truck and big SUVs compensate fuel savings of more efficient models in the US as limousine and car sales have crashed. While electric vehicles slowly gain momentum and this despite the fact that car manufacturers have increased the efficiency of new models, nationwide average fuel efficiency is being dragged down by pickups and stagnating at 25.4 miles per gallon in 2021 — as is 2020, after a report from the EPA.
As we said earlier, the average US fleet fuel economy remained flat due to the popularity of trucks and trucks Truck-based SUVs (as well as other 4WD SUVs or those over 6,000 pounds), which have overtaken their more efficient car and station wagon counterparts in the American market. Sedans and station wagons accounted for just 26 percent of new car sales in 2021, down from 50 percent in 2013 and 80 percent in 1975.
Meanwhile truck based SUV saless were at a record high in 2021, accounting for 45 percent of the total market. Pickup trucks assembled 16 percent. Even if the market share of pickups is still below that of sedans and station wagons Ford F-150, Chevrolet Silverado and Aries 1500 have stayed with it at the top of the list of best-selling models in the US, and have only shown incremental gains in fuel consumption.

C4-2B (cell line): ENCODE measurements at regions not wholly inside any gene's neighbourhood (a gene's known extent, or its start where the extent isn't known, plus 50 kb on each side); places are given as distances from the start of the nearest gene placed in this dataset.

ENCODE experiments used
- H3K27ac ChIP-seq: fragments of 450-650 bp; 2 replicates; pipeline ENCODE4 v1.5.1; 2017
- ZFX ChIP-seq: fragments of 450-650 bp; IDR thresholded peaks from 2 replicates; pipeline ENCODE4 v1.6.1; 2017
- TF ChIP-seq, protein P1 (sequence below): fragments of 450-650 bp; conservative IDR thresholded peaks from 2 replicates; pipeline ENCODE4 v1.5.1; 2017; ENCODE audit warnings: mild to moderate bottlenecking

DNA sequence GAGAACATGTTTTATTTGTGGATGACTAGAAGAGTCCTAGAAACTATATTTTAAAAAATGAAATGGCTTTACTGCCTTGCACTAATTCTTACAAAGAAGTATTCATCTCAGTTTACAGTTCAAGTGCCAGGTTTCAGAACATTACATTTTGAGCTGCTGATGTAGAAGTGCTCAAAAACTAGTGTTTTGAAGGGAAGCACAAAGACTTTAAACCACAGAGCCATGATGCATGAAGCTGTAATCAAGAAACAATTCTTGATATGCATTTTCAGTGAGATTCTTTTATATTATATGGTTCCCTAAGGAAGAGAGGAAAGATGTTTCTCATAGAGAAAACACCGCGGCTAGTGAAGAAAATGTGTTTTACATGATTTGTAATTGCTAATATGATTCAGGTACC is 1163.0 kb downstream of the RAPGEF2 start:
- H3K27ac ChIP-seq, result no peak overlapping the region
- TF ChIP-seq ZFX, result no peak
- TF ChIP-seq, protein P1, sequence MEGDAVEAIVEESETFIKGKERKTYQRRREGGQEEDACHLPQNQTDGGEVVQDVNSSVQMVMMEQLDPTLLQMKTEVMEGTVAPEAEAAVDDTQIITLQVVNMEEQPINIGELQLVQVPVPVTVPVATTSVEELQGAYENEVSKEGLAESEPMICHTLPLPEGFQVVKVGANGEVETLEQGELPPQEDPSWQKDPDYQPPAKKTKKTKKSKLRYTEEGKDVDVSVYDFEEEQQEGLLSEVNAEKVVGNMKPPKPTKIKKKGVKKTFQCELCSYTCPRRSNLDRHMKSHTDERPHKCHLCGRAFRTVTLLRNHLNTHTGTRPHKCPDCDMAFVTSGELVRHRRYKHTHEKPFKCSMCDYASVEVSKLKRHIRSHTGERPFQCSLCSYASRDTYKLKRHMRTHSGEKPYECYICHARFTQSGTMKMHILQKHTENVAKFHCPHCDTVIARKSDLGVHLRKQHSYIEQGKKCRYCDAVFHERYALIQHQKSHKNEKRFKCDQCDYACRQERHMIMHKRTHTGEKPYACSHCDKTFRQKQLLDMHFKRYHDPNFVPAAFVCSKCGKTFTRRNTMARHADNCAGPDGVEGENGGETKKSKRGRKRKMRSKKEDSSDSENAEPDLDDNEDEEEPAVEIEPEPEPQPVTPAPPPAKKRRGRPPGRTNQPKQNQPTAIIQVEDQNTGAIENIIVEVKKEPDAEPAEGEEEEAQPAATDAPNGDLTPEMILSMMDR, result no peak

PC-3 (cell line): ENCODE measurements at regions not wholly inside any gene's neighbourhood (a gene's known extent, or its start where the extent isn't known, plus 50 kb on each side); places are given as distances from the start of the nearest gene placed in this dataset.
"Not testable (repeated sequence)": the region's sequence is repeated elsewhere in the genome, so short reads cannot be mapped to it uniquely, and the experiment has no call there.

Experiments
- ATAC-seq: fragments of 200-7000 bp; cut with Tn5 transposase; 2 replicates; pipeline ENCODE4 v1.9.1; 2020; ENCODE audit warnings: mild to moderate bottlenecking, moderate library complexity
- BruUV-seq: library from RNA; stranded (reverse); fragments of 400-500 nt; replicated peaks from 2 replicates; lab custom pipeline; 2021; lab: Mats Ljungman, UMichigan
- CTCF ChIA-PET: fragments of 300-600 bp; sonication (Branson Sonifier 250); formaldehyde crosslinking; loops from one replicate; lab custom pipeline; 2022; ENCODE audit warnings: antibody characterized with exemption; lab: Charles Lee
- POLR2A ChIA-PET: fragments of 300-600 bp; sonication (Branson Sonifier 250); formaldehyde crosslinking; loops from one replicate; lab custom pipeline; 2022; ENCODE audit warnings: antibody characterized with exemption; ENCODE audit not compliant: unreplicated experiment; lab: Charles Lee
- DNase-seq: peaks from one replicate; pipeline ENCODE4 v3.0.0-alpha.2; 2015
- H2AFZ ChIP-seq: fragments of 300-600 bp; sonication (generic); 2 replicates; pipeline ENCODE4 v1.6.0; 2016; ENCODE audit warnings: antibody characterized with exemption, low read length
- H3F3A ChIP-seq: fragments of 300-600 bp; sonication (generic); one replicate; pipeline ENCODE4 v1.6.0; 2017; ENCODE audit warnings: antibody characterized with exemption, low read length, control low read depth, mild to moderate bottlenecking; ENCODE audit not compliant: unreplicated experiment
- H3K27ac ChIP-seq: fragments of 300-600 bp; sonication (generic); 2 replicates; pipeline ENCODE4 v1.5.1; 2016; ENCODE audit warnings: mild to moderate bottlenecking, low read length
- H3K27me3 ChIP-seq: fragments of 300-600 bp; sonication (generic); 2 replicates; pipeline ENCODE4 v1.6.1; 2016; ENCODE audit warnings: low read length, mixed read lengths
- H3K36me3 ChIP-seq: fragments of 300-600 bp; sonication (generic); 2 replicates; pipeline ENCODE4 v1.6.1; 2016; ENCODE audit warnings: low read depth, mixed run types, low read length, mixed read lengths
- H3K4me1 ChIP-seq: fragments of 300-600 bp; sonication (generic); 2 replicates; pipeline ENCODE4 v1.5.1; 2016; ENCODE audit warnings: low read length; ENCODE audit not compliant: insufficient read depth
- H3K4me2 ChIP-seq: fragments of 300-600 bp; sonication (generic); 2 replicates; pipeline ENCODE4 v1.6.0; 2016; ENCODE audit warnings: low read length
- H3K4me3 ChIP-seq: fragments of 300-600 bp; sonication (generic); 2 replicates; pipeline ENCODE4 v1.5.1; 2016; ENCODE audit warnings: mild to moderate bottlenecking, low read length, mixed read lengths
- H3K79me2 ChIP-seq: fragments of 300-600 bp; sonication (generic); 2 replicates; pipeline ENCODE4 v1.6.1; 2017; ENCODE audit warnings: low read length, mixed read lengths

That EPA says trucks and so-called truck SUVs gained just 0.1 and 0.3 miles per gallon, respectively, for the 2021 model year. And of all the vehicle types that the EPA examined extensively in the report, trucks have the slimmest efficiency Gains along a timeline stretching back to 1975:
minivans achieved the biggest gain in fuel economy at 3.9 mpg in 2021, followed by “car SUVs” (in other words, car-based crossovers). an additional 2.6 mpg. Sedans and station wagons weren’t that far ahead of trucks, gaining just 0.5mpg, but these vehicles were are more efficient than trucks from the outset, In 2021 it will average 32.2 mpg. For reference, overall CO2 emissions are down after falling 0.6 percent to a record low of 347 grams per mile driven in 2021.
But also the average size and weight of cars rising and reached a record 4,289 pounds. This further compensates any efficiency gains. So despite steady gains in efficiency in certain vehicle types, and slightly better emissions across the industry, US fuel mileage numbers remain relatively static. It’s just hard to see the positive impact of fuel efficient cars when so many people are skipping them and buying big trucks and SUVs instead.